Leaving the 19th Century (and the French and Russians) behind for a little while, here are two novellas by Michael Heller who is a contemporary writer, poet and critic. When I saw this book on an independent publisher website (ahadada), I was attracted to the fact that Paul Valery and Ryunosuke Akutagawa were referenced in relation to it. These two were fantastic writers and I thought it would be interesting to see how they were interpreted, or at least given a nod to, by a contemporary author. I wasn’t disappointed – usually there are simply not enough ideas in modern writing – the disciplines of plot and form are slavishly followed. In this case, I spent a very pleasant afternoon reading both novellas and there were plenty of ideas and Akutagawa and Valery were vaguely brought to mind at times.
You can tell Heller is a poet – there are a great many images and scenes in the work, all of which are invoked with ease and simplicity – there is nothing awkward anywhere. Each novella draws you in and entertains. Marble Snows, particularly, leaves you wanting more.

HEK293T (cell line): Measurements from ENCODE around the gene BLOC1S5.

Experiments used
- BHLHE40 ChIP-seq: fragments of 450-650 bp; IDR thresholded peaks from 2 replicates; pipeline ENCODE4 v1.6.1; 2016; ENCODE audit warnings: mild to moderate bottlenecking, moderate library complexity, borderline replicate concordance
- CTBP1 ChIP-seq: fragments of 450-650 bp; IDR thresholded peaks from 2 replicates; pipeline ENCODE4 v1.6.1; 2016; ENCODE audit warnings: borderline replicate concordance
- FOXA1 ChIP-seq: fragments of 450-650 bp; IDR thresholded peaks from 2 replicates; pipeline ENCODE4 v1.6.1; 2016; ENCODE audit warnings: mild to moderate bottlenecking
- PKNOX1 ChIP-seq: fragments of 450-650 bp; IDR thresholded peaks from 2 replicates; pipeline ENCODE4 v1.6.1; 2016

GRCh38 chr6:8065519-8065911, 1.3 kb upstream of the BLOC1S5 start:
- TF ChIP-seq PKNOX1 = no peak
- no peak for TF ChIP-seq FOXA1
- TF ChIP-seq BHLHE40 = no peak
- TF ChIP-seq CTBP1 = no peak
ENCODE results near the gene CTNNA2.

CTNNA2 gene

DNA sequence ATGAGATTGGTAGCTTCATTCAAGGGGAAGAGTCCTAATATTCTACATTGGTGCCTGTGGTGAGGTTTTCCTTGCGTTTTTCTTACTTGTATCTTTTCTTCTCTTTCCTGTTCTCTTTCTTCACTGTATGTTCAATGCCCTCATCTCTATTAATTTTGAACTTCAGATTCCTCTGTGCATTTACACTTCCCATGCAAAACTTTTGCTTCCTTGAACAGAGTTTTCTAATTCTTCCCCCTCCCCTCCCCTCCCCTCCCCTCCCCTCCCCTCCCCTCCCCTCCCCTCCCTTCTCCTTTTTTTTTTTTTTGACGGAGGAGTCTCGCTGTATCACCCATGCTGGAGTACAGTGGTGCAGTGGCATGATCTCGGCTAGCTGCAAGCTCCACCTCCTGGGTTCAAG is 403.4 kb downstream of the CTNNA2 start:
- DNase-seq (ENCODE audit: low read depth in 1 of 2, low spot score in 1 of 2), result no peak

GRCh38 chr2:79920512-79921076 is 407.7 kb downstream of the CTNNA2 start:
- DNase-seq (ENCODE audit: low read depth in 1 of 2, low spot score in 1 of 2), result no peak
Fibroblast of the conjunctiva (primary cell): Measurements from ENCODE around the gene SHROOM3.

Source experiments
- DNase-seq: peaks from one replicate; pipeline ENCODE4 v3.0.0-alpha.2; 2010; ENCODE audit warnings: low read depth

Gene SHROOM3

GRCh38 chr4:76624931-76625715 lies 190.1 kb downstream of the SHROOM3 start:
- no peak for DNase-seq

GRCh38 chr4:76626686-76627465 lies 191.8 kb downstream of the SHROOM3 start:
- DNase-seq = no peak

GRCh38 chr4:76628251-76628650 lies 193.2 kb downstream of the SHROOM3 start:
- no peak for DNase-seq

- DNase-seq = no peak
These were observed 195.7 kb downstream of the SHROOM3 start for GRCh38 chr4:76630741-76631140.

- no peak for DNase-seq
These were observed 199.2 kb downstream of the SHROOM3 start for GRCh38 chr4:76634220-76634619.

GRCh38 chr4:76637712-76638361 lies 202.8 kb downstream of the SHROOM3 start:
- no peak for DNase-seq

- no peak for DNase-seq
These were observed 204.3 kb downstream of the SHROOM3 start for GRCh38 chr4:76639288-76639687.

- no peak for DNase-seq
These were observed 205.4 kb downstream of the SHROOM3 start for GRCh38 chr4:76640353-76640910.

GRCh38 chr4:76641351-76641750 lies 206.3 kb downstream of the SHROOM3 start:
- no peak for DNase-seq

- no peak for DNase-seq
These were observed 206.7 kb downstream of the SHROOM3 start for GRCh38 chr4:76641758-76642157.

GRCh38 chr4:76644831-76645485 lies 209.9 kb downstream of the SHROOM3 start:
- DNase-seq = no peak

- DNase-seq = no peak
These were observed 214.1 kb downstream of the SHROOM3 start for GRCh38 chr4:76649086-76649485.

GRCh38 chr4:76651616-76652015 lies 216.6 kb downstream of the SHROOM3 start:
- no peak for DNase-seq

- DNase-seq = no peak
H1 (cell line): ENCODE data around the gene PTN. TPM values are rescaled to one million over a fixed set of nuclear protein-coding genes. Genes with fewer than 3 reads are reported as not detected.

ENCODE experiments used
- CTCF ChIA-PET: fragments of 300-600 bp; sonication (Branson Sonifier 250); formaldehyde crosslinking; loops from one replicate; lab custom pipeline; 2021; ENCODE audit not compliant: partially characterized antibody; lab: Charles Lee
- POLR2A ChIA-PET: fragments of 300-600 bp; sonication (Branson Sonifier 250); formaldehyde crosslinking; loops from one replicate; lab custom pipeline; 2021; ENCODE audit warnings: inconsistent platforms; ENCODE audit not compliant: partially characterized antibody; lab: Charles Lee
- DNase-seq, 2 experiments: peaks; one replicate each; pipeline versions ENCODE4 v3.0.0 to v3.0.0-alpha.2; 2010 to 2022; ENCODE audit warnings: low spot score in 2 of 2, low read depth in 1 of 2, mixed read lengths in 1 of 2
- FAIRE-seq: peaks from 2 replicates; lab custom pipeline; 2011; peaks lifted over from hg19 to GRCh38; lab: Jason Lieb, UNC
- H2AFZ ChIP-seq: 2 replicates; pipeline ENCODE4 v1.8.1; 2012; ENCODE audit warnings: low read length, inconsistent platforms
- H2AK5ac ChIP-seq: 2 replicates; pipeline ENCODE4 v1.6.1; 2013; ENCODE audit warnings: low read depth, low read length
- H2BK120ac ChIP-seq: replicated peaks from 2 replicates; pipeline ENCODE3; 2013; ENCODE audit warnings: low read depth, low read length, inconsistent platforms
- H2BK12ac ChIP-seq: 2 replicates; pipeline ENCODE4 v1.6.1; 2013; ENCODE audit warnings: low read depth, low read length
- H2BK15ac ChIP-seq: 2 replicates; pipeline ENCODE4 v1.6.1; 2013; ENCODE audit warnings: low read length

Both novellas are concerned with memories. In Marble Snows each episode is lightly connected and limited structure is imposed on them. In The Study – which is a study of the memories, and thoughts, of a patient ‘M’ – the doctor attempts to impose form on these experiences and is concerned with their objective nature. This book contained much food for thought. I may read it again over the weekend and post an update if anything more comes to mind.
Soundtrack: Damon & Naomi – Memories.